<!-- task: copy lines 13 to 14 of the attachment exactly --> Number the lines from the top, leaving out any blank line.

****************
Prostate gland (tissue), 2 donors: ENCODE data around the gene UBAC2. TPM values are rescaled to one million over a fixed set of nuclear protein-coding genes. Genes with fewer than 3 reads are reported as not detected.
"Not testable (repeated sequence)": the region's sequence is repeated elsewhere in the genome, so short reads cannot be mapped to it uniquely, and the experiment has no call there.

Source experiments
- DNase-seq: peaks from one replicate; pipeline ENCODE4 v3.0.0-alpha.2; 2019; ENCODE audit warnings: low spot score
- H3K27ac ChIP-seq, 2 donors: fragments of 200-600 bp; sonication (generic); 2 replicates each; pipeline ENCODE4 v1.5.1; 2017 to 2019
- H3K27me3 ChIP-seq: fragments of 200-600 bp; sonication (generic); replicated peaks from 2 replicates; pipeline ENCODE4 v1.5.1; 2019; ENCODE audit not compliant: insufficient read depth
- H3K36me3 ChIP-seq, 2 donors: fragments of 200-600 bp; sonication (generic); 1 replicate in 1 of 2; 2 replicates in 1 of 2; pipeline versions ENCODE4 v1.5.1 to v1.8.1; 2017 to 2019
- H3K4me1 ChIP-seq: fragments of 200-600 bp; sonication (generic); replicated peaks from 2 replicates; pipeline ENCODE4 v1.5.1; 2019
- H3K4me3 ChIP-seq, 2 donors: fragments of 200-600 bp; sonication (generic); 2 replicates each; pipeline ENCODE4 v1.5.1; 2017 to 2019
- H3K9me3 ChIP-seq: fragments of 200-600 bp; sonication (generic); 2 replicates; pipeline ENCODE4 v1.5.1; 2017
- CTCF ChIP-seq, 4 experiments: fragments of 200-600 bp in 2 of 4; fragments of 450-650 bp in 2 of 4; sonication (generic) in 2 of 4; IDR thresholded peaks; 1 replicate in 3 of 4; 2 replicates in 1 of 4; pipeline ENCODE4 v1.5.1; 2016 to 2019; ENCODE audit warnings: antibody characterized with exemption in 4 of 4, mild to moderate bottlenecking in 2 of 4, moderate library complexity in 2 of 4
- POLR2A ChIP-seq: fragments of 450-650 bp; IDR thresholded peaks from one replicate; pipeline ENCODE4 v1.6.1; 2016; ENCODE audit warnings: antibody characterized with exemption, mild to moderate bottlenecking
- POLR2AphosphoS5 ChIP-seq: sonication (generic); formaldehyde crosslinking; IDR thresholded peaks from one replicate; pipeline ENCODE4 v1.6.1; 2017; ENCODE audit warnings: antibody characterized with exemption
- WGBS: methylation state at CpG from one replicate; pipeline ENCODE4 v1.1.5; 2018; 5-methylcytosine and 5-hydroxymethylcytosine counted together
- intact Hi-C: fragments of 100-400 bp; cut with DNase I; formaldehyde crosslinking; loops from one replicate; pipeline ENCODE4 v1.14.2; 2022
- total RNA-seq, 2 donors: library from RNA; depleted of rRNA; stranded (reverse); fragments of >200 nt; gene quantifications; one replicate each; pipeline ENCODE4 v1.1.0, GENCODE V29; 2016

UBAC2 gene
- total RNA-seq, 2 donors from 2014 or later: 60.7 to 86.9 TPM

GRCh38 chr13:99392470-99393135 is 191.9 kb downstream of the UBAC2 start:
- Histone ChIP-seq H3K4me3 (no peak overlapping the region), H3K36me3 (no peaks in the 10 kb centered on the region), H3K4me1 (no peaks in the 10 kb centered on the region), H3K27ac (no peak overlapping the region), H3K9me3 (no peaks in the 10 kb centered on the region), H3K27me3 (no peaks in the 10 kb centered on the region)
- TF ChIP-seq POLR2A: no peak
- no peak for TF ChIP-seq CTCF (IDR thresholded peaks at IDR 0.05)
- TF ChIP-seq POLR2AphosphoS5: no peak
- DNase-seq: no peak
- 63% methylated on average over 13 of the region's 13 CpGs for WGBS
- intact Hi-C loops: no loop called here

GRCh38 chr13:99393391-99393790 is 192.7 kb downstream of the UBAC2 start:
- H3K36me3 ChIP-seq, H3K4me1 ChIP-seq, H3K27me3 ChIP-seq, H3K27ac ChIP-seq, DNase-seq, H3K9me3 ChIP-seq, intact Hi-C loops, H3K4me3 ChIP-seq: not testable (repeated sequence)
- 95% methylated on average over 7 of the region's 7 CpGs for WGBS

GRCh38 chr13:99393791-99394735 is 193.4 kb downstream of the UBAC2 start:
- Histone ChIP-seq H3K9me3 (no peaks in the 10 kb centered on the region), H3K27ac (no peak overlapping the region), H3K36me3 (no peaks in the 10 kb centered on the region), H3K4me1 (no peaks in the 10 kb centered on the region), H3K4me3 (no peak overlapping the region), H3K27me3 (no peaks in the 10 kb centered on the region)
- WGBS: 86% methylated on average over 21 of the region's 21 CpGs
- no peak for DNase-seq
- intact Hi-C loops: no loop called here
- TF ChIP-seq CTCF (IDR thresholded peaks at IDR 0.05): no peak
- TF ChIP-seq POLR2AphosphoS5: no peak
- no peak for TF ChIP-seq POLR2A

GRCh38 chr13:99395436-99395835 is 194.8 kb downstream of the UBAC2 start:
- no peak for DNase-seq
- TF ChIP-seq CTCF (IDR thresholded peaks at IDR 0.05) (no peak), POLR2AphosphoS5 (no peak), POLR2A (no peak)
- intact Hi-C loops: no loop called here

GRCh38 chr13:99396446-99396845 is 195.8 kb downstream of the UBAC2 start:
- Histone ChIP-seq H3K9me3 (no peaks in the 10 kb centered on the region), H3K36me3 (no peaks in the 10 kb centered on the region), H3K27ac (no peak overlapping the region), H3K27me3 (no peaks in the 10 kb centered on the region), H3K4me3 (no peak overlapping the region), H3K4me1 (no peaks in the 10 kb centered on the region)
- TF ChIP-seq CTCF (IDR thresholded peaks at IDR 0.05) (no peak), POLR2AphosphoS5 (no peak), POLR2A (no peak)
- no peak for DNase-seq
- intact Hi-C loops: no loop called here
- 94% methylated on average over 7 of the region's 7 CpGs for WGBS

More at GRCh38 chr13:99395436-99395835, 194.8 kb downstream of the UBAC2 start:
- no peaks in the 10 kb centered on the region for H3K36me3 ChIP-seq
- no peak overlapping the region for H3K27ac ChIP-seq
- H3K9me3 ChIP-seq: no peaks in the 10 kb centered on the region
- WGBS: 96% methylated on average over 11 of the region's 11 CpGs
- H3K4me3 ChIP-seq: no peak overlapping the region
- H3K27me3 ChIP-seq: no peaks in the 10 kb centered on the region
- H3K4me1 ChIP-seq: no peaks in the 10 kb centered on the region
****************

- POLR2AphosphoS5 ChIP-seq: sonication (generic); formaldehyde crosslinking; IDR thresholded peaks from one replicate; pipeline ENCODE4 v1.6.1; 2017; ENCODE audit warnings: antibody characterized with exemption
- WGBS: methylation state at CpG from one replicate; pipeline ENCODE4 v1.1.5; 2018; 5-methylcytosine and 5-hydroxymethylcytosine counted together